Disease Carriers

Roof rats may carry or contribute to the following:

  • Salmonella
  • Plague
  • Jaundice/leptospirosis/Weil’s Disease
  • Trichinosis

Treatment

The control of rodents can be widely varied, depending on the individual situation. Covering holes, filling cracks, baiting or trapping may be necessary. The trained Clark’s Technician will determine the best means of control for each customer.

Norway Rat

Norway RatPhysical Characteristics

The adult Norway rat is about 7″ to 9 1/2″ with a tail length of 6″ to 18″ long. Fur is coarse and shaggy, and color is usually brown with scattered black hairs with underside being gray to yellowish white. The Norway rat has a blunt muzzle, small ears and eyes.

Behavior

Norway rats are well known for damaging and destroying material by gnawing; they also eat and contaminate stored food. Its bite is also a risk to humans as they are a vector or carrier of diseases.

The Norway rat is nocturnal and, unlike mice, they shy away from new objects introduced into their territory. The Norway rat’s nesting preference is the lower parts of structures, such as basements, in piles of debris and/or merchandise but has also been found outdoors on or around riverbanks, railroad embankments, piles of rubbish and under concrete slabs.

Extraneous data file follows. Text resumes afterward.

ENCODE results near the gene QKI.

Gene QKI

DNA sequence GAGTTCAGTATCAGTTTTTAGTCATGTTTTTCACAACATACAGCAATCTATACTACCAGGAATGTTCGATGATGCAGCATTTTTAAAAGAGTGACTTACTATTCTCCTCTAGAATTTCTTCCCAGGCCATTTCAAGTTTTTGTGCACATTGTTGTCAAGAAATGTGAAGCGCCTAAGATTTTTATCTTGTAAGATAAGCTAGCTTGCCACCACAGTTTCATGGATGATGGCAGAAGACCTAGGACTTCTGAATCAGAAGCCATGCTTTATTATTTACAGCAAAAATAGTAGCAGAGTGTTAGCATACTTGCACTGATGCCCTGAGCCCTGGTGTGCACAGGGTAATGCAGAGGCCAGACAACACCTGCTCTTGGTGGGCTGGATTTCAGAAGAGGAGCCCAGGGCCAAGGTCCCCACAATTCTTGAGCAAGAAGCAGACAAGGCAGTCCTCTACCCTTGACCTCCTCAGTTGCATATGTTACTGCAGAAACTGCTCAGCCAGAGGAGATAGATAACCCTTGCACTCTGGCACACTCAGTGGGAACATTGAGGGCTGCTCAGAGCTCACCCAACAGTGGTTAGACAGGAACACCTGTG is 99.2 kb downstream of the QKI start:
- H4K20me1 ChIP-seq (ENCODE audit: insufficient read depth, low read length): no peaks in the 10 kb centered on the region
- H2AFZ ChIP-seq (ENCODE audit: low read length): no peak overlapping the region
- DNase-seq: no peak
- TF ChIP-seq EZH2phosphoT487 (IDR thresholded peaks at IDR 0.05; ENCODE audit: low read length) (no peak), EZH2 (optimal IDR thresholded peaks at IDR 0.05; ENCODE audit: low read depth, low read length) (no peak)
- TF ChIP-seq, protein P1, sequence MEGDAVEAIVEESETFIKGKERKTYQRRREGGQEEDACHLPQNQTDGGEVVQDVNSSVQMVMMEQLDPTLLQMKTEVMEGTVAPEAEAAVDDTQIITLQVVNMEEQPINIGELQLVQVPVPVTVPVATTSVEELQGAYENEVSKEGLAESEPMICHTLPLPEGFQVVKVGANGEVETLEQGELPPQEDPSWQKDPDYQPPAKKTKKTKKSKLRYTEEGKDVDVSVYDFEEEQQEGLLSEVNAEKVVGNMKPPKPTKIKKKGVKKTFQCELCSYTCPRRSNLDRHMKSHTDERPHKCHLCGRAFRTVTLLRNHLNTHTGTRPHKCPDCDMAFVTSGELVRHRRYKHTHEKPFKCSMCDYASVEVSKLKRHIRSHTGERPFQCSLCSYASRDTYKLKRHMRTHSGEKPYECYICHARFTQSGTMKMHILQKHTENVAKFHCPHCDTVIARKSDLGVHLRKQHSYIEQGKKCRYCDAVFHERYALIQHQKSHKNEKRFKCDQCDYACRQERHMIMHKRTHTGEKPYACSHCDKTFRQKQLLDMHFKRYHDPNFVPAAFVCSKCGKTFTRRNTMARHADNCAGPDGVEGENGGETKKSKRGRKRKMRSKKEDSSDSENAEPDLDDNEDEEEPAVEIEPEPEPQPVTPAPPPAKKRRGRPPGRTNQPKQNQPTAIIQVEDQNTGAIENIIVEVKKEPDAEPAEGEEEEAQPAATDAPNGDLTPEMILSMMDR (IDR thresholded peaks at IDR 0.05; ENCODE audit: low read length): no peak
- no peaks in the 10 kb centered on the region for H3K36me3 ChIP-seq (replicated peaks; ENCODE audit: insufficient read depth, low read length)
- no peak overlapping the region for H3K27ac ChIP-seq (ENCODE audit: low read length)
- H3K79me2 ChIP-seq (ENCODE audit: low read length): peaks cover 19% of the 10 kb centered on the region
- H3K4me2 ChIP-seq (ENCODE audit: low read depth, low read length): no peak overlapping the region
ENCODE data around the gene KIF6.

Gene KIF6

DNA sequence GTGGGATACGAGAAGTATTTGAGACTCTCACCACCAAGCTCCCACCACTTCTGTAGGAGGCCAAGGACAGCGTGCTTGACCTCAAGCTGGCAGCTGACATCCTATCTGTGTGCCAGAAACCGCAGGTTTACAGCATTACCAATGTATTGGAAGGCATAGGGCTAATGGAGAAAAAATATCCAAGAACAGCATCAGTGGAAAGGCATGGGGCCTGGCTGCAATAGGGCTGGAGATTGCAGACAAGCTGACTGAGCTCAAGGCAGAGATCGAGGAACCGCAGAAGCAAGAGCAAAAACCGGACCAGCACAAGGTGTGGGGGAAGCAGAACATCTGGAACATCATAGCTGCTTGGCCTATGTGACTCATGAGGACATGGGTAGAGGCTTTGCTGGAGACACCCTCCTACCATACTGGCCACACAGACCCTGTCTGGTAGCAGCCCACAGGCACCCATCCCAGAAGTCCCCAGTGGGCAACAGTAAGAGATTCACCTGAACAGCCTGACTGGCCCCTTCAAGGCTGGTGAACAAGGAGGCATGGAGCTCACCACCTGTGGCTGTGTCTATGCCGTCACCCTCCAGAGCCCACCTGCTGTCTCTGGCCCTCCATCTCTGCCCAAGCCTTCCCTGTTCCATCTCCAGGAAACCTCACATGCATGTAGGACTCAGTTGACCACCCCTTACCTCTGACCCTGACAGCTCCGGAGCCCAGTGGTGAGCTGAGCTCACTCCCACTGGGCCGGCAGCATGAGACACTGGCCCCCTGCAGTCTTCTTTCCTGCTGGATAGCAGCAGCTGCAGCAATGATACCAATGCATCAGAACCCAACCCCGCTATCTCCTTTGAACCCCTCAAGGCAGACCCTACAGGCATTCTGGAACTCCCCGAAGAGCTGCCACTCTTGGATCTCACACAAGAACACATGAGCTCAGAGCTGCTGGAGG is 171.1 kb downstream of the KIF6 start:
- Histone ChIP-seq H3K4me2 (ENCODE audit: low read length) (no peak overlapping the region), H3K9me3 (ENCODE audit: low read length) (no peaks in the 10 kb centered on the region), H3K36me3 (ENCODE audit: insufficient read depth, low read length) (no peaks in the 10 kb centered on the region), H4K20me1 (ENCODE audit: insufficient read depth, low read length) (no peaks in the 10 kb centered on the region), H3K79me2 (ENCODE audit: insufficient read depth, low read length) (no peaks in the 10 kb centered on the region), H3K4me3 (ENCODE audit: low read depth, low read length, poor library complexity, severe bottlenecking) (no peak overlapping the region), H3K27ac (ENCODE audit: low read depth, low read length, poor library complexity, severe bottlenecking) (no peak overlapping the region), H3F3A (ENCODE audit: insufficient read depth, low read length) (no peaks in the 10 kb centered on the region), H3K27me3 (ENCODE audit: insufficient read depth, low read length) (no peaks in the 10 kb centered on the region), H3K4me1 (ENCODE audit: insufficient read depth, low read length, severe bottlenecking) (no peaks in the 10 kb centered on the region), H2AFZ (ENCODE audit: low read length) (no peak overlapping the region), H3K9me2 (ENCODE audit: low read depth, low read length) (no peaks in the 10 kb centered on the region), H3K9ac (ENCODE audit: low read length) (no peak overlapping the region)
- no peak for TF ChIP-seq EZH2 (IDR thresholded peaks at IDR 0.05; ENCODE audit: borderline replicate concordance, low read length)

The Norway rat is an opportunistic feeder and although they will feed on anything, they do prefer meat, fish and cereal.

Disease Carriers

Norway rats may carry or contribute to the following:

  • Salmonella
  • Cowpox Virus
  • Jaundice/leptospirosis/Weil’s Disease
  • Trichinosis
  • Plague

Treatment

The control of rodents can be widely varied, depending on the individual situation. Covering holes, filling cracks, baiting or trapping may be necessary. The trained Clark’s Technician will determine the best means of control for each customer.